Joseph Halpern, CHAI PI and Professor at Cornell University, and Xinming Liu published their paper at Uncertainty in AI (UAI)’s Virtual Conference which was held August 3rd to 6th.
The following is a summary of the paper:
“While traditional economics assumes that humans are fully rational agents who always maximize their expected utility, in practice, we constantly observe apparently irrational behavior. One explanation is that people have limited computational power, so that they are, quite rationally, making the best decisions they can, given their computational limitations. To test this hypothesis, we consider the multi-armed bandit (MAB) problem. We examine a simple strategy for playing an MAB that can be implemented easily by a probabilistic finite automaton (PFA). Roughly speaking, the PFA sets certain expectations, and plays an arm as long as it meets them. If the PFA has sufficiently many states, it performs near-optimally. Its performance degrades gracefully as the number of states decreases. Moreover, the PFA acts in a ‘human-like’ way, exhibiting a number of standard human biases, like an optimism bias and a negativity bias.”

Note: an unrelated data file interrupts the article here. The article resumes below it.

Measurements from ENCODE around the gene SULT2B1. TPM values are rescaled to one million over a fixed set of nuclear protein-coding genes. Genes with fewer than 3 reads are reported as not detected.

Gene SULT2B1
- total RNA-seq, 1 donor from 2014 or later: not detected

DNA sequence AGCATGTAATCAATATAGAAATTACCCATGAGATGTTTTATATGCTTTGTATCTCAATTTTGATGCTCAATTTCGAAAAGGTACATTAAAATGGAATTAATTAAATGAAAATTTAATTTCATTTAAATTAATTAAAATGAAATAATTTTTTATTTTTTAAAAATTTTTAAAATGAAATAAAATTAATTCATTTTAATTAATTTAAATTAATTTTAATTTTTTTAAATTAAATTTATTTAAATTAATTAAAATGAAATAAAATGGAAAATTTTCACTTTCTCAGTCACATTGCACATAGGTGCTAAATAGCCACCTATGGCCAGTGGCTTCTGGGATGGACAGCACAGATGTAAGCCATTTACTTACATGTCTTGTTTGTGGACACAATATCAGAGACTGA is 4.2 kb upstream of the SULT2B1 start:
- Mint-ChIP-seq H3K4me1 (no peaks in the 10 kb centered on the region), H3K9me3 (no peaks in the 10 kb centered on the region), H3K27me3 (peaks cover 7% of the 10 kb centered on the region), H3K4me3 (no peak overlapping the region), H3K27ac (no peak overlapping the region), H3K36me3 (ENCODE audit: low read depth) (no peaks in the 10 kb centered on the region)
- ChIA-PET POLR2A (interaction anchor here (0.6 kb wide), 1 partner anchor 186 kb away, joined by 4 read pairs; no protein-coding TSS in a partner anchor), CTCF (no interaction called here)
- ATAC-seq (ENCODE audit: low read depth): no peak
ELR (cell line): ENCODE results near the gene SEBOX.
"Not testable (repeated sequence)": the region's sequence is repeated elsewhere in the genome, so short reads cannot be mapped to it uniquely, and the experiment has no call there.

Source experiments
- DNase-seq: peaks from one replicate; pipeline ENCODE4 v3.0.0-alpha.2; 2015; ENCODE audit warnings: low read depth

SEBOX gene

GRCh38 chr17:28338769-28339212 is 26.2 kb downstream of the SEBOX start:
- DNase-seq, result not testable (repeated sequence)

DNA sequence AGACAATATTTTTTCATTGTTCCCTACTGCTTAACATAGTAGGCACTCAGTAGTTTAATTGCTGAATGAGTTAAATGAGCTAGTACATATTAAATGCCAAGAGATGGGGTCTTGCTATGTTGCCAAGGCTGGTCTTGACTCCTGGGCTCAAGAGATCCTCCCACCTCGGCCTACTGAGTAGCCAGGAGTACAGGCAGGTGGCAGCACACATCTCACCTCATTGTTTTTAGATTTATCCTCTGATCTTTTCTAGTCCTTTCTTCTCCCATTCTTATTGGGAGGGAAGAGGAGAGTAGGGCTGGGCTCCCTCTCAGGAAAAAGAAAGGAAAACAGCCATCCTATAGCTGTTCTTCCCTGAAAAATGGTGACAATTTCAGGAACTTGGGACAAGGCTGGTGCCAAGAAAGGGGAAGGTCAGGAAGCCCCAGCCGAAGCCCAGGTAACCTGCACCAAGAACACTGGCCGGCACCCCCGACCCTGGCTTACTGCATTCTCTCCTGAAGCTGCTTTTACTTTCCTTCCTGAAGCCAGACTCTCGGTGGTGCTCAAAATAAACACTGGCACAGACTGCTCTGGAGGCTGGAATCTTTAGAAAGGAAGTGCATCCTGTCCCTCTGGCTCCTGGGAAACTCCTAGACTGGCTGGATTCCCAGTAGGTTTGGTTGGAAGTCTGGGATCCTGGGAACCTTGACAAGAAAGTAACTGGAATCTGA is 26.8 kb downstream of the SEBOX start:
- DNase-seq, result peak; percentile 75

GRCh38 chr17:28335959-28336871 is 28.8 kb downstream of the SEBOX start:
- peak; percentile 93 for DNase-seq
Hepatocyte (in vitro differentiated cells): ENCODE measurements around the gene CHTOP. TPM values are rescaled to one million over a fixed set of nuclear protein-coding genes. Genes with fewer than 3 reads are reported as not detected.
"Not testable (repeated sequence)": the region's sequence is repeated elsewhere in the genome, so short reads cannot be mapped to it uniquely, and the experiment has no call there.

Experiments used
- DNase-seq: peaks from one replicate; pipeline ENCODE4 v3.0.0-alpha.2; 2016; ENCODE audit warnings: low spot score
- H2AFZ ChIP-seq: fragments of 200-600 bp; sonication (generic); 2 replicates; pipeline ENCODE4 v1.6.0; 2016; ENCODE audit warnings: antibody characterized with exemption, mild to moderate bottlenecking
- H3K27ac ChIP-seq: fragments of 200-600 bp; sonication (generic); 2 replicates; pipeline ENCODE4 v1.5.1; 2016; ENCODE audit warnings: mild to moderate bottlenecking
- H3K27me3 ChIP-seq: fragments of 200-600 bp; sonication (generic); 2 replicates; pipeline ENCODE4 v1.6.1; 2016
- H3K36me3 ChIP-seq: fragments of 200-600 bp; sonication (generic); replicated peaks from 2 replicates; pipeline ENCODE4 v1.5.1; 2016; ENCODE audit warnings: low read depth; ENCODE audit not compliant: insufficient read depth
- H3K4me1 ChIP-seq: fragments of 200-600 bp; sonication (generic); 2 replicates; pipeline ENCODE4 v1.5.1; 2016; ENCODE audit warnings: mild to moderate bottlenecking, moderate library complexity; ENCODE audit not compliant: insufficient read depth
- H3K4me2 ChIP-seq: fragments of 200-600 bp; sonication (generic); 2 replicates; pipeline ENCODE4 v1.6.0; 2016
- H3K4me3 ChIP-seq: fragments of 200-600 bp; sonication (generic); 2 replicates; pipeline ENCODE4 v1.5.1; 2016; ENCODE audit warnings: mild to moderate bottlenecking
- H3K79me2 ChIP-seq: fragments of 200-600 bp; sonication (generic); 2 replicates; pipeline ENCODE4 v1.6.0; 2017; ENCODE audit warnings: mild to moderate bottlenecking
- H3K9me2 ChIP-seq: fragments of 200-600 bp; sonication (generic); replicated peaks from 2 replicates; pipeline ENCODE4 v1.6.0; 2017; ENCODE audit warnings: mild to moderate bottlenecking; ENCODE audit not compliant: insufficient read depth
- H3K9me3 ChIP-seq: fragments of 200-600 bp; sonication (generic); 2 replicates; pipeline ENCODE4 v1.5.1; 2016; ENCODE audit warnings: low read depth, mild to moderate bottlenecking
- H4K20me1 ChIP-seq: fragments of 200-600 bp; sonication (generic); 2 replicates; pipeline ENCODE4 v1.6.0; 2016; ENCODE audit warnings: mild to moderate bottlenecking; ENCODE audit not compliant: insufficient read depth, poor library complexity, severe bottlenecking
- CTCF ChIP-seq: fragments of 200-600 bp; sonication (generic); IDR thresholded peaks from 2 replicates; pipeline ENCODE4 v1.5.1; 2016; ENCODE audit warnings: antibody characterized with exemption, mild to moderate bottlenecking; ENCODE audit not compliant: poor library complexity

You can download the paper from this link.